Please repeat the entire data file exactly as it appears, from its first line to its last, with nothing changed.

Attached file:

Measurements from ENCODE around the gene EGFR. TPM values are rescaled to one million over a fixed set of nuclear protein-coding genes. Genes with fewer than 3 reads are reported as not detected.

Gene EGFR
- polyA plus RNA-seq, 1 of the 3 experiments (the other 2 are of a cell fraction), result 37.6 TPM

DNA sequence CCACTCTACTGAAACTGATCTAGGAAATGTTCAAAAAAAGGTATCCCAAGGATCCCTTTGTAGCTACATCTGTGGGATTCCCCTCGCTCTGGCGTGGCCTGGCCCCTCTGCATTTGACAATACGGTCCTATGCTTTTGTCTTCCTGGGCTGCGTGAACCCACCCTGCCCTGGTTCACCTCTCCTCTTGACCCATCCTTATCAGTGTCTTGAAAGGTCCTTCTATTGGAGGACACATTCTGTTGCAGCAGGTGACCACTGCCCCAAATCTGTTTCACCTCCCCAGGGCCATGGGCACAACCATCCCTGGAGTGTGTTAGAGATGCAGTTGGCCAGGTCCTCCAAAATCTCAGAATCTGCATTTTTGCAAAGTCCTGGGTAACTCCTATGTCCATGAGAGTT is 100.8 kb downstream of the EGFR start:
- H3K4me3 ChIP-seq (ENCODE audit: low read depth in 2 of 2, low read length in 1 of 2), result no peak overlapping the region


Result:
Measurements from ENCODE around the gene EGFR. TPM values are rescaled to one million over a fixed set of nuclear protein-coding genes. Genes with fewer than 3 reads are reported as not detected.

Gene EGFR
- polyA plus RNA-seq, 1 of the 3 experiments (the other 2 are of a cell fraction), result 37.6 TPM

DNA sequence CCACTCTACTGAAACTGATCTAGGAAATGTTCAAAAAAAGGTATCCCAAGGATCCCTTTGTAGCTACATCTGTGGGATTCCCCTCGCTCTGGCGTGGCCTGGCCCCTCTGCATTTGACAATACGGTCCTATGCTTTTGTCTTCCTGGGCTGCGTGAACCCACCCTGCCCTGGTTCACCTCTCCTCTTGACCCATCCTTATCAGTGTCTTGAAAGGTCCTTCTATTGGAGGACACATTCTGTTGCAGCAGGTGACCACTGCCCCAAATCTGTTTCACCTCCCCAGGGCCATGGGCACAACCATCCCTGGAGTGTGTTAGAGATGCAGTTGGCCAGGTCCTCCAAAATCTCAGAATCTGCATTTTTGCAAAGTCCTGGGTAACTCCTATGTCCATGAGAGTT is 100.8 kb downstream of the EGFR start:
- H3K4me3 ChIP-seq (ENCODE audit: low read depth in 2 of 2, low read length in 1 of 2), result no peak overlapping the region